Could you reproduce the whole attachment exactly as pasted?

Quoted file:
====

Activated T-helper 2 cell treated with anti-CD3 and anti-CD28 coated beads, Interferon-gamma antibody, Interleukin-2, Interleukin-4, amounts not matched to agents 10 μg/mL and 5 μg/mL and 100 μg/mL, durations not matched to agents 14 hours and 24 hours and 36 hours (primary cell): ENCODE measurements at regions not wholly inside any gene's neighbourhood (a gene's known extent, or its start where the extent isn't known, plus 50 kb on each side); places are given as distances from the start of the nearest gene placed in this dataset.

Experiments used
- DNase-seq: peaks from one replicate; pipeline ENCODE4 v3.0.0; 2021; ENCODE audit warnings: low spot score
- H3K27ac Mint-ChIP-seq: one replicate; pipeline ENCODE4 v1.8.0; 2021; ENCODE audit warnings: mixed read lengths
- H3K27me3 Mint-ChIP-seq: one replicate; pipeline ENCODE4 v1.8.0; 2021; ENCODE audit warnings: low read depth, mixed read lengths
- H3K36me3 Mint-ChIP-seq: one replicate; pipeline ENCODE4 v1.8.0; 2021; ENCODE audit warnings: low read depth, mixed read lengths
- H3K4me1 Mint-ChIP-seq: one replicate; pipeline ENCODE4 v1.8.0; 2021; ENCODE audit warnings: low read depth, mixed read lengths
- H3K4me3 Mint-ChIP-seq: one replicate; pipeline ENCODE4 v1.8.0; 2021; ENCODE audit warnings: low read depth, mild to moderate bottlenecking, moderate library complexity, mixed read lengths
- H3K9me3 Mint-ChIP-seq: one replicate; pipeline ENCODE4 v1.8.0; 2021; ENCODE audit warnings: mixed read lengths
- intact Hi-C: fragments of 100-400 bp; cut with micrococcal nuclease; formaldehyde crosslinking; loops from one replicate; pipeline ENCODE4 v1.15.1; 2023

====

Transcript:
Activated T-helper 2 cell treated with anti-CD3 and anti-CD28 coated beads, Interferon-gamma antibody, Interleukin-2, Interleukin-4, amounts not matched to agents 10 μg/mL and 5 μg/mL and 100 μg/mL, durations not matched to agents 14 hours and 24 hours and 36 hours (primary cell): ENCODE measurements at regions not wholly inside any gene's neighbourhood (a gene's known extent, or its start where the extent isn't known, plus 50 kb on each side); places are given as distances from the start of the nearest gene placed in this dataset.

Experiments used
- DNase-seq: peaks from one replicate; pipeline ENCODE4 v3.0.0; 2021; ENCODE audit warnings: low spot score
- H3K27ac Mint-ChIP-seq: one replicate; pipeline ENCODE4 v1.8.0; 2021; ENCODE audit warnings: mixed read lengths
- H3K27me3 Mint-ChIP-seq: one replicate; pipeline ENCODE4 v1.8.0; 2021; ENCODE audit warnings: low read depth, mixed read lengths
- H3K36me3 Mint-ChIP-seq: one replicate; pipeline ENCODE4 v1.8.0; 2021; ENCODE audit warnings: low read depth, mixed read lengths
- H3K4me1 Mint-ChIP-seq: one replicate; pipeline ENCODE4 v1.8.0; 2021; ENCODE audit warnings: low read depth, mixed read lengths
- H3K4me3 Mint-ChIP-seq: one replicate; pipeline ENCODE4 v1.8.0; 2021; ENCODE audit warnings: low read depth, mild to moderate bottlenecking, moderate library complexity, mixed read lengths
- H3K9me3 Mint-ChIP-seq: one replicate; pipeline ENCODE4 v1.8.0; 2021; ENCODE audit warnings: mixed read lengths
- intact Hi-C: fragments of 100-400 bp; cut with micrococcal nuclease; formaldehyde crosslinking; loops from one replicate; pipeline ENCODE4 v1.15.1; 2023